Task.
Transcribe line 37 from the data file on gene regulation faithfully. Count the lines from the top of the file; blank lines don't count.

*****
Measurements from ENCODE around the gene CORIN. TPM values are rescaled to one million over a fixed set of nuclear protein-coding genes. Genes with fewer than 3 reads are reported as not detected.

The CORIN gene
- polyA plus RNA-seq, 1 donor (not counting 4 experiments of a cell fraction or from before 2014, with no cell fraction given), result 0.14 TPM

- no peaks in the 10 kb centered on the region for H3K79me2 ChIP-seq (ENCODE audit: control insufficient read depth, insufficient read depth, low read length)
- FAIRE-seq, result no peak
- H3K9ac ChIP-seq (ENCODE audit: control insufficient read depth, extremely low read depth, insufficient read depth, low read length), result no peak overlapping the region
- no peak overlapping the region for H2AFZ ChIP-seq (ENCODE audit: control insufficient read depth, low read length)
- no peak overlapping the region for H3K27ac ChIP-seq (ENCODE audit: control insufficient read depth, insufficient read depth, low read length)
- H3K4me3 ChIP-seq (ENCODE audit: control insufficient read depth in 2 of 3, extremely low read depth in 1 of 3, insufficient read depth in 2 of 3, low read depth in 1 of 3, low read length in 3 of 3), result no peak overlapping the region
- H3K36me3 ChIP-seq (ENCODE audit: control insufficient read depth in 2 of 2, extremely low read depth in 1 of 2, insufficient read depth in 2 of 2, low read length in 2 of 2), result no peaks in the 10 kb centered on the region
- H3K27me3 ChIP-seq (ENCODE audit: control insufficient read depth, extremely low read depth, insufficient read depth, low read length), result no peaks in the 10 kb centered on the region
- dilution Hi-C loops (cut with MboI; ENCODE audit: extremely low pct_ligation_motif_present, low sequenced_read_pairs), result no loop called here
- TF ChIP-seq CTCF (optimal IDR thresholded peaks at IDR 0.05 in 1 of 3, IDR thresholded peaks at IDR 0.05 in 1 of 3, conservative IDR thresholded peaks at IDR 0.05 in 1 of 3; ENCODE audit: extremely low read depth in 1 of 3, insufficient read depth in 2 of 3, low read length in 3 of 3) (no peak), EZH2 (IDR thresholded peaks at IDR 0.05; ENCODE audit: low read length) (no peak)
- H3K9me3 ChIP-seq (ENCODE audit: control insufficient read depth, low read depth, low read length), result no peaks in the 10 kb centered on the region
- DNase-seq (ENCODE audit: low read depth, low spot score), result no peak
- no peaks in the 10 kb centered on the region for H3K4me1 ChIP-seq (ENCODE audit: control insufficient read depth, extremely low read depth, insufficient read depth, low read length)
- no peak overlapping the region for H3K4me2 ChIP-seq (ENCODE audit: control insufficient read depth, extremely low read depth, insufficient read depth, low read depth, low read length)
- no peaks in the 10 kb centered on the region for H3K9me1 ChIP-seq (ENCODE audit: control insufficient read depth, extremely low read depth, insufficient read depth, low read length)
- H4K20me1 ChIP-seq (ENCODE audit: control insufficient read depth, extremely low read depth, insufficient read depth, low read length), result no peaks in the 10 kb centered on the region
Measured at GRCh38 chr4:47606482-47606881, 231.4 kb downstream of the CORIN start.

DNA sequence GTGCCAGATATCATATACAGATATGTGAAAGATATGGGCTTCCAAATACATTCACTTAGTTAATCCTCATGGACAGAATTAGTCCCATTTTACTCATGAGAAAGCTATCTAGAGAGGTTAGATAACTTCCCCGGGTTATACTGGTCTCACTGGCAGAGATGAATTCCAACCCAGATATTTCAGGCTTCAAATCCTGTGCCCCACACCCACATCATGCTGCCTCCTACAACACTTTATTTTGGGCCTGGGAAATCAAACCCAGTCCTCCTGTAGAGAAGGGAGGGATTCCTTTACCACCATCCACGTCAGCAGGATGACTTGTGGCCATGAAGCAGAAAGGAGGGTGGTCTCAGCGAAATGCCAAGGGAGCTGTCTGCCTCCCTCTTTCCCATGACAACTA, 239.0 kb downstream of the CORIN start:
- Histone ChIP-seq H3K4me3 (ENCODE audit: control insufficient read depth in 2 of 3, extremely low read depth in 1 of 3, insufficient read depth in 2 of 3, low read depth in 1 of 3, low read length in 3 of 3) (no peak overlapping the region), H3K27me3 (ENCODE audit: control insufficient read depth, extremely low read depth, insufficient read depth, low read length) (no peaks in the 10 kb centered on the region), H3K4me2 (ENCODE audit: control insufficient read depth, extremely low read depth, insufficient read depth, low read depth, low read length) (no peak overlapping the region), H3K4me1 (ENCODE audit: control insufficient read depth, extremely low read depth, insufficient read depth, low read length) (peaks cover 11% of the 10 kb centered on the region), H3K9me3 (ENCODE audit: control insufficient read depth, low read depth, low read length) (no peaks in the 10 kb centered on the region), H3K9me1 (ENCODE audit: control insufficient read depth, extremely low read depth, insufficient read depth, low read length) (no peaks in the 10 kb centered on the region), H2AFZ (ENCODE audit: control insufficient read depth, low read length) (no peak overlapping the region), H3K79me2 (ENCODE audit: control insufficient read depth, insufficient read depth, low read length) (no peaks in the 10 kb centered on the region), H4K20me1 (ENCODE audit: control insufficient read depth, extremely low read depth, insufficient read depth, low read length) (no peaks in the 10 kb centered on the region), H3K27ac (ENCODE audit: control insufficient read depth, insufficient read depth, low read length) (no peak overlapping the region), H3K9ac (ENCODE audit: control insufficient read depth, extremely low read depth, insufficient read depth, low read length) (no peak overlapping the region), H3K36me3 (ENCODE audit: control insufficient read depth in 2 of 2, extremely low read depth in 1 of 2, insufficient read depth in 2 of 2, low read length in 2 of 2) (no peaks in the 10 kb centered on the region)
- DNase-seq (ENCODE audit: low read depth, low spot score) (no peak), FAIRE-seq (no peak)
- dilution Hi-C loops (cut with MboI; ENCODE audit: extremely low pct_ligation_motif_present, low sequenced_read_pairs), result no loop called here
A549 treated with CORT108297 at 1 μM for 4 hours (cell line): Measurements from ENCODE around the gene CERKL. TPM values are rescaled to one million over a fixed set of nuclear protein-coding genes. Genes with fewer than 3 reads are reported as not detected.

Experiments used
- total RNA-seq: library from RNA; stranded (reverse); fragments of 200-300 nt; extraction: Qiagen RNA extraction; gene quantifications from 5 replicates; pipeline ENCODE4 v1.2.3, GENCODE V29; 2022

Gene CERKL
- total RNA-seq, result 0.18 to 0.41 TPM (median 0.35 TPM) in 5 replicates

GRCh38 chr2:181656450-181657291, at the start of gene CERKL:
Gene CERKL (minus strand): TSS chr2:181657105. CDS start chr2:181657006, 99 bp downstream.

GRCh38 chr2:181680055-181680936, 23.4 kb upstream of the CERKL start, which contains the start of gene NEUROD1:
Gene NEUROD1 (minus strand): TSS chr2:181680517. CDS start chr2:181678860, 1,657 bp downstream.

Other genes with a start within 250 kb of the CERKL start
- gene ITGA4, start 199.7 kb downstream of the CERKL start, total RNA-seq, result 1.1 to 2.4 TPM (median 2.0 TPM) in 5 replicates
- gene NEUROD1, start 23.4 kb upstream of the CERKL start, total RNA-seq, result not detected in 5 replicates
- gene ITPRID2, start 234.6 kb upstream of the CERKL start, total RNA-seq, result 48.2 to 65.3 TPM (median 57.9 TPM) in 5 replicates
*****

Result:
- gene ITPRID2, start 234.6 kb upstream of the CERKL start, total RNA-seq, result 48.2 to 65.3 TPM (median 57.9 TPM) in 5 replicates